So you make news around the office coffee table when you announce that you have found a product that will give you 100% return. Till the quiet guy across the room gently pricks the bubble of hope. The 100% return was actually a smart sales push—over the 10-year investment period—this works out to just 7% a year. Yes, Rs1 lakh becomes Rs2 lakh. But in eight years seven months, even the staid Kisan Vikas Patra will do the same.
The advertisement is good to lure non-investors, but for smarter investors, actual return matters. So, what is it that you get in hand in terms of what that money can buy? Says Veer Sardesai, chief executive, Sardesai Finance, a Pune-based financial planning firm: “The advertised return should be per annum and should be compounded. From this rate of return, deduct your tax liability and inflation. If, after this, the return on your investment is negative, the investment is not worthwhile unless you want to just protect the money and are ready to sacrifice return.”
Cost, inflation, tax and compounding are four key things that can melt a fat looking return figure into nothing. Here are five questions to ask before you swallow any sales push that is using returns to make the pitch.
Also See How much you really get (Graphic)
Is it annual?
What an investment will throw off each year is the relevant number and not what the corpus will grow to. Sellers use the big fat final corpus numbers to lure investors, like in the case of the 100% advertisement. The 100% return winds down to a mere 7% per year. Remember to benchmark an annual return to a comparative fixed deposit (FD) return or the 8% on government schemes for long-term products.
Simple or compounded?
Simple interest is when the amount you invest, say Rs1 lakh, yields a return that is not added back to the principal, but usually paid out, like in a fixed deposit. Compound interest will add back the interest to the principal and calculate the interest due for the next year on the combined amount of the principal and interest. And this it will do repeatedly, over the life of the investment. Simple interest of 10% on Rs1 lakh over 10 years will give a final corpus of Rs2 lakh and compound interest will give Rs2.59 lakh.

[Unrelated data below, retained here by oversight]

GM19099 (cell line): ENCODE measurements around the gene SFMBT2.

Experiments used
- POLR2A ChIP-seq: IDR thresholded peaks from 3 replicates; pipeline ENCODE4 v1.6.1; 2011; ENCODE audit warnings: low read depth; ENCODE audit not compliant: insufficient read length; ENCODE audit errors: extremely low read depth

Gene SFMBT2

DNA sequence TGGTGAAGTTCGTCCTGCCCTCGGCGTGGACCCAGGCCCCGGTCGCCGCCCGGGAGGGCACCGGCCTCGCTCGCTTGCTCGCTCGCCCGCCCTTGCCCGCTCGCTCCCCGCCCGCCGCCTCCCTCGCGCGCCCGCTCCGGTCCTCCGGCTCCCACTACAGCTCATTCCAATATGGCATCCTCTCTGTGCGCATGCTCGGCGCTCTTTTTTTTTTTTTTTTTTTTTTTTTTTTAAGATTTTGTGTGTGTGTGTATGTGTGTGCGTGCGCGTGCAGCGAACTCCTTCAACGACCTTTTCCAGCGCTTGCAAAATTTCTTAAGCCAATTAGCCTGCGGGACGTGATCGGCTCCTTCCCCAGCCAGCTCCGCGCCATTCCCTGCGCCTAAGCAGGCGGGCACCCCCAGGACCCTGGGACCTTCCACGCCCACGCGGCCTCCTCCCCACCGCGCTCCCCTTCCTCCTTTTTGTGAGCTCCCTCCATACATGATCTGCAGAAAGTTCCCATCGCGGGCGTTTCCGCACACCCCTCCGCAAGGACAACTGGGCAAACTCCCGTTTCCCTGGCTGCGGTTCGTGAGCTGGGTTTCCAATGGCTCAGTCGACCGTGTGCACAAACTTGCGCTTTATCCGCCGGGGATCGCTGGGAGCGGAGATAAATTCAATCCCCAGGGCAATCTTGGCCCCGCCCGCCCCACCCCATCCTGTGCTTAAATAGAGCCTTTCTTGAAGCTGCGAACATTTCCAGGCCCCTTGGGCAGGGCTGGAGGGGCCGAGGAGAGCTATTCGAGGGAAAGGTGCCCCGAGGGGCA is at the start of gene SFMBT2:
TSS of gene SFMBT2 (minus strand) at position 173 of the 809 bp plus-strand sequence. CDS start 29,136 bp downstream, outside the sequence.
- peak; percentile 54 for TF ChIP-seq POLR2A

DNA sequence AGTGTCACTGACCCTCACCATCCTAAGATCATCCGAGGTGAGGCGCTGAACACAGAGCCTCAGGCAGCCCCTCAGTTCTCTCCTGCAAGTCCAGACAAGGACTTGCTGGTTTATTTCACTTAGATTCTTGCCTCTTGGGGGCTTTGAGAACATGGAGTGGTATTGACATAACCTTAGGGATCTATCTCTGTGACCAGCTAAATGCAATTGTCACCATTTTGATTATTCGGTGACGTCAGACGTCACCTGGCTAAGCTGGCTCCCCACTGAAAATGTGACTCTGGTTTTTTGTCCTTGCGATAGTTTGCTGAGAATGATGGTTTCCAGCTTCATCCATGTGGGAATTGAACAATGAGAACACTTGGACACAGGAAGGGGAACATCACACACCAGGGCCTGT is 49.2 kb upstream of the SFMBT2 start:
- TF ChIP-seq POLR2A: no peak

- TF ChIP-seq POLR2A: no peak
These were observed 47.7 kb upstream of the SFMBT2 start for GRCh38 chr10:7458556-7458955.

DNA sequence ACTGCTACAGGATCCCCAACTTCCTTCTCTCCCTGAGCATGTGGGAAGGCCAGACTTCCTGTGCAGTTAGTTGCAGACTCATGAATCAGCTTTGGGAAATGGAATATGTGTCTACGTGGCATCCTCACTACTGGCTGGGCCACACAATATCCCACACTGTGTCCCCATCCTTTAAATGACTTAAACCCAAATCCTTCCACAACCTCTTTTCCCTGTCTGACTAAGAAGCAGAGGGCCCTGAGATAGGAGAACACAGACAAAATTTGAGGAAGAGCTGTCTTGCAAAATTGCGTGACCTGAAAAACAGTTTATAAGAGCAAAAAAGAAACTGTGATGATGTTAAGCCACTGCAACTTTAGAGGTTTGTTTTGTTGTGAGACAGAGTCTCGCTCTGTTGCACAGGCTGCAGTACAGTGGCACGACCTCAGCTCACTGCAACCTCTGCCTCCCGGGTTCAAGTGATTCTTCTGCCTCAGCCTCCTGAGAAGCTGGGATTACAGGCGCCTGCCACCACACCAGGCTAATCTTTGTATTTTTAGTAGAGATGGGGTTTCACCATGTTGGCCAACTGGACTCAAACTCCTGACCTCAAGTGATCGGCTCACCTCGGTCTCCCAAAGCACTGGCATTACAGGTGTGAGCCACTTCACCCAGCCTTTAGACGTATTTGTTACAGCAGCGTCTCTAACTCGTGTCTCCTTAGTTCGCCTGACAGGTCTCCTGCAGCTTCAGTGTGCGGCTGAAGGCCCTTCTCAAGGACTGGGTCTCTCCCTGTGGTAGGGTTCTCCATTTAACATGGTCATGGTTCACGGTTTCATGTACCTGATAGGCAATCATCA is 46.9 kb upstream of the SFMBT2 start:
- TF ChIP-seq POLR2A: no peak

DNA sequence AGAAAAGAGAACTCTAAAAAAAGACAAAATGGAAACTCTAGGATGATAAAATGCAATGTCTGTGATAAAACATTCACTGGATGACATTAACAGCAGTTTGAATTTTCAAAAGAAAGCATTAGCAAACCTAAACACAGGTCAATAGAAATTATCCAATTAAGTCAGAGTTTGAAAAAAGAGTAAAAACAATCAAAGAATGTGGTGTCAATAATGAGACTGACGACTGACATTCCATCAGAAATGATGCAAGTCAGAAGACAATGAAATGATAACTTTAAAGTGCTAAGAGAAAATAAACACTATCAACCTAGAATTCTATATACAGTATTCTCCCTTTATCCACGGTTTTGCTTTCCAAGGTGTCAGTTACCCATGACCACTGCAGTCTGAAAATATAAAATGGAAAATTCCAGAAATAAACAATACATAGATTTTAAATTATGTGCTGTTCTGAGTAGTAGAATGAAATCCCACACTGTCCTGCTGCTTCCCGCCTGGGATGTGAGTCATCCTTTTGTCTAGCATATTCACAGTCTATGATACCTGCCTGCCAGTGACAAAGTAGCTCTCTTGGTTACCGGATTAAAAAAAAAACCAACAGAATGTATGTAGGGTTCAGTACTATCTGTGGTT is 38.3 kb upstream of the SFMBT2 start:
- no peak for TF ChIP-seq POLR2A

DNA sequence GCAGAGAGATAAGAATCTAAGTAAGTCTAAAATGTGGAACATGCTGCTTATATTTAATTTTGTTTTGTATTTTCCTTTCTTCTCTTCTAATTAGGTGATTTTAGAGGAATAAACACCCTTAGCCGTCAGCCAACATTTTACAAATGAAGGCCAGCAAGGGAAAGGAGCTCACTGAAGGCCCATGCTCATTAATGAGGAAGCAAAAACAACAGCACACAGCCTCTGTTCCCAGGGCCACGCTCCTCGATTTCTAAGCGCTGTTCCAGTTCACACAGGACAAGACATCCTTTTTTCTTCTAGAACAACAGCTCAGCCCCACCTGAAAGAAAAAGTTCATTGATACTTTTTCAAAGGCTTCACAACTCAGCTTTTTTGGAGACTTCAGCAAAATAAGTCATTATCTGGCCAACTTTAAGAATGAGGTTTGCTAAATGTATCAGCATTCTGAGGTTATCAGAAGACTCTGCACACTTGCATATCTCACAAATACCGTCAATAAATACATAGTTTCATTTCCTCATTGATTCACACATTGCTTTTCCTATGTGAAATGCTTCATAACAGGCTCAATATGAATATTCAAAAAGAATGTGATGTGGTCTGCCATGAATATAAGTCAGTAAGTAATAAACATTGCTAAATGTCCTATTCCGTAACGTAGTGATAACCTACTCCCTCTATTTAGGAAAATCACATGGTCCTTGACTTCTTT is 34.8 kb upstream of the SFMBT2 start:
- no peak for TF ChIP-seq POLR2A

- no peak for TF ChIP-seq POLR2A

Is it post-cost?
A rate of return is the rate at which your money grows, it does not reflect the corpus that you get at the end of the term. Apart from fixed-return investment vehicles such as the Public Provident Fund (PPF), actively managed investment avenues such as mutual funds (MFs) charge you for managing your money. MFs cap charges at 2.5%, unit-linked insurance plans with tenors over 10 years cap it at 2.25%. Deduct the charges and you get the actual yield on your investment.
Is it post-tax?
Taxes eat up a substantial part of your return. So, taxable instruments, such as FDs, are not so popular with savvy investors. An attractive 9% FD may lose its sheen after you pay 30% tax on the interest and find that your net return is just 6%.
What after inflation?
The silent purchasing power killer is more difficult to build in since it is money that goes to nobody directly but value we lose to inflation. An 8% return means a real return of just 2% if inflation is at 6%.
What should you do?
What happens when we build in all these costs into one product? A FD that pays 8% turns into a negative return of -0.4% if we build in tax at the rate of 30% and inflation at 6%. A 15% MF return, after 2% cost and 6% inflation, comes down to 4.5%. Advises Pallav Sinha, managing director and CEO, Fullerton Securities India, an investment firm: “It is important that you break the headline return into net return which you get in hand.” So, watch out for the return shavers as they silently remove layers from that fat number in the sales pitch.
Graphic by Yogesh Kumar/Mint